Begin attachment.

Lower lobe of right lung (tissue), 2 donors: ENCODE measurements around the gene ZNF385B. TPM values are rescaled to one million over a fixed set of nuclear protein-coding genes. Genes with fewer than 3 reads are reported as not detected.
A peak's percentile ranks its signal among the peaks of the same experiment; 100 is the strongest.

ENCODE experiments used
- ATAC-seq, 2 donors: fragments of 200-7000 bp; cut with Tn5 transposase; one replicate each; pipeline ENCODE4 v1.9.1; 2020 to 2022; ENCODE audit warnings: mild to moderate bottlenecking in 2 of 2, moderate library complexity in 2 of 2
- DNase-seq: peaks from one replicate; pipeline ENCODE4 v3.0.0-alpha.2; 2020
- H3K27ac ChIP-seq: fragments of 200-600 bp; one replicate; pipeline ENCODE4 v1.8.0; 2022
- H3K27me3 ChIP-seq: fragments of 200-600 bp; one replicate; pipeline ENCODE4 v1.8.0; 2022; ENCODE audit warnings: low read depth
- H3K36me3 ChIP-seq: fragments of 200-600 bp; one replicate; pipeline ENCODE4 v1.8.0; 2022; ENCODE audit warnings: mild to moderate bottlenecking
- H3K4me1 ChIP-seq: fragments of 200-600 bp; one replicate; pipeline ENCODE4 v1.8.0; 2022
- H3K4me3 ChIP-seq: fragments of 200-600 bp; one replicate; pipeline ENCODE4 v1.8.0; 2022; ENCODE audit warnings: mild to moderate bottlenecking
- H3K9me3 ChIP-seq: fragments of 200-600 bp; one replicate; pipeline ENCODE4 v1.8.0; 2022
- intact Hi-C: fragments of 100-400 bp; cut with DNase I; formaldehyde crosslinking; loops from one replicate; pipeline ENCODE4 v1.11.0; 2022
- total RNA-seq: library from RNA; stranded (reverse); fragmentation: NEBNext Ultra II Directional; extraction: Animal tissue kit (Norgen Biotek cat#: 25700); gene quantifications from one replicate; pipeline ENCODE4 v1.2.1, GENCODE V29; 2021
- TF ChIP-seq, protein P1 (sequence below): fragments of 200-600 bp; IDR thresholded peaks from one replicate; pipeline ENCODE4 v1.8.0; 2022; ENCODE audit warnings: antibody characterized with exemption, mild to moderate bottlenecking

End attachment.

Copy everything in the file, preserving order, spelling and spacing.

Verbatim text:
Lower lobe of right lung (tissue), 2 donors: ENCODE measurements around the gene ZNF385B. TPM values are rescaled to one million over a fixed set of nuclear protein-coding genes. Genes with fewer than 3 reads are reported as not detected.
A peak's percentile ranks its signal among the peaks of the same experiment; 100 is the strongest.

ENCODE experiments used
- ATAC-seq, 2 donors: fragments of 200-7000 bp; cut with Tn5 transposase; one replicate each; pipeline ENCODE4 v1.9.1; 2020 to 2022; ENCODE audit warnings: mild to moderate bottlenecking in 2 of 2, moderate library complexity in 2 of 2
- DNase-seq: peaks from one replicate; pipeline ENCODE4 v3.0.0-alpha.2; 2020
- H3K27ac ChIP-seq: fragments of 200-600 bp; one replicate; pipeline ENCODE4 v1.8.0; 2022
- H3K27me3 ChIP-seq: fragments of 200-600 bp; one replicate; pipeline ENCODE4 v1.8.0; 2022; ENCODE audit warnings: low read depth
- H3K36me3 ChIP-seq: fragments of 200-600 bp; one replicate; pipeline ENCODE4 v1.8.0; 2022; ENCODE audit warnings: mild to moderate bottlenecking
- H3K4me1 ChIP-seq: fragments of 200-600 bp; one replicate; pipeline ENCODE4 v1.8.0; 2022
- H3K4me3 ChIP-seq: fragments of 200-600 bp; one replicate; pipeline ENCODE4 v1.8.0; 2022; ENCODE audit warnings: mild to moderate bottlenecking
- H3K9me3 ChIP-seq: fragments of 200-600 bp; one replicate; pipeline ENCODE4 v1.8.0; 2022
- intact Hi-C: fragments of 100-400 bp; cut with DNase I; formaldehyde crosslinking; loops from one replicate; pipeline ENCODE4 v1.11.0; 2022
- total RNA-seq: library from RNA; stranded (reverse); fragmentation: NEBNext Ultra II Directional; extraction: Animal tissue kit (Norgen Biotek cat#: 25700); gene quantifications from one replicate; pipeline ENCODE4 v1.2.1, GENCODE V29; 2021
- TF ChIP-seq, protein P1 (sequence below): fragments of 200-600 bp; IDR thresholded peaks from one replicate; pipeline ENCODE4 v1.8.0; 2022; ENCODE audit warnings: antibody characterized with exemption, mild to moderate bottlenecking